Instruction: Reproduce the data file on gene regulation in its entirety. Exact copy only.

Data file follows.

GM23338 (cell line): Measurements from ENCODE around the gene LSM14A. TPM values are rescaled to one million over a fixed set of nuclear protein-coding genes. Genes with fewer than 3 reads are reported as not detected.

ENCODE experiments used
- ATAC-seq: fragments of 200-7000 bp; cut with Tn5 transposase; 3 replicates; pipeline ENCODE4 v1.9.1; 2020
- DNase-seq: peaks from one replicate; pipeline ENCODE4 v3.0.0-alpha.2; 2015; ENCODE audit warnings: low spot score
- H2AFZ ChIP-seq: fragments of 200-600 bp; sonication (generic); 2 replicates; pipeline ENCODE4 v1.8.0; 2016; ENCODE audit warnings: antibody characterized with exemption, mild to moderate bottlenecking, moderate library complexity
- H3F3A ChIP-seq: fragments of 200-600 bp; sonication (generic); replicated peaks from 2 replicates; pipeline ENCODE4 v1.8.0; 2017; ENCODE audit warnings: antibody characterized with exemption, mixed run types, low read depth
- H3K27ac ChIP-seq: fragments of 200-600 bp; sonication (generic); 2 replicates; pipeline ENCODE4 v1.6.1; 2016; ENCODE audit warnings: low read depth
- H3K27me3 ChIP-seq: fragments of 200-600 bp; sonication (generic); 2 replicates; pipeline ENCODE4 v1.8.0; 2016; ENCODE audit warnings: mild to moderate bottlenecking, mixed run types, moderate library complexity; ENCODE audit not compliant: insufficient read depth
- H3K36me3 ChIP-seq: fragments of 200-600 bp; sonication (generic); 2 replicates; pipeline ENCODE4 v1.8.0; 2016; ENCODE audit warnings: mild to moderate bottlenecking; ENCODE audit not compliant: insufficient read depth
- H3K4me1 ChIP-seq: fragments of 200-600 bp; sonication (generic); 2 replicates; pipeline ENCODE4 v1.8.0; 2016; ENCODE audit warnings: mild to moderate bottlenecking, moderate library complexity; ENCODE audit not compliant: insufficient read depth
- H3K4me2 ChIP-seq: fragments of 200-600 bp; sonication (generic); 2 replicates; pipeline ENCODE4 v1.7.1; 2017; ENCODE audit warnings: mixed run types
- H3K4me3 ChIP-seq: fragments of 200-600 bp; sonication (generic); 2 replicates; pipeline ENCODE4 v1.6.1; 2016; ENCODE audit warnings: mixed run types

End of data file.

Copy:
GM23338 (cell line): Measurements from ENCODE around the gene LSM14A. TPM values are rescaled to one million over a fixed set of nuclear protein-coding genes. Genes with fewer than 3 reads are reported as not detected.

ENCODE experiments used
- ATAC-seq: fragments of 200-7000 bp; cut with Tn5 transposase; 3 replicates; pipeline ENCODE4 v1.9.1; 2020
- DNase-seq: peaks from one replicate; pipeline ENCODE4 v3.0.0-alpha.2; 2015; ENCODE audit warnings: low spot score
- H2AFZ ChIP-seq: fragments of 200-600 bp; sonication (generic); 2 replicates; pipeline ENCODE4 v1.8.0; 2016; ENCODE audit warnings: antibody characterized with exemption, mild to moderate bottlenecking, moderate library complexity
- H3F3A ChIP-seq: fragments of 200-600 bp; sonication (generic); replicated peaks from 2 replicates; pipeline ENCODE4 v1.8.0; 2017; ENCODE audit warnings: antibody characterized with exemption, mixed run types, low read depth
- H3K27ac ChIP-seq: fragments of 200-600 bp; sonication (generic); 2 replicates; pipeline ENCODE4 v1.6.1; 2016; ENCODE audit warnings: low read depth
- H3K27me3 ChIP-seq: fragments of 200-600 bp; sonication (generic); 2 replicates; pipeline ENCODE4 v1.8.0; 2016; ENCODE audit warnings: mild to moderate bottlenecking, mixed run types, moderate library complexity; ENCODE audit not compliant: insufficient read depth
- H3K36me3 ChIP-seq: fragments of 200-600 bp; sonication (generic); 2 replicates; pipeline ENCODE4 v1.8.0; 2016; ENCODE audit warnings: mild to moderate bottlenecking; ENCODE audit not compliant: insufficient read depth
- H3K4me1 ChIP-seq: fragments of 200-600 bp; sonication (generic); 2 replicates; pipeline ENCODE4 v1.8.0; 2016; ENCODE audit warnings: mild to moderate bottlenecking, moderate library complexity; ENCODE audit not compliant: insufficient read depth
- H3K4me2 ChIP-seq: fragments of 200-600 bp; sonication (generic); 2 replicates; pipeline ENCODE4 v1.7.1; 2017; ENCODE audit warnings: mixed run types
- H3K4me3 ChIP-seq: fragments of 200-600 bp; sonication (generic); 2 replicates; pipeline ENCODE4 v1.6.1; 2016; ENCODE audit warnings: mixed run types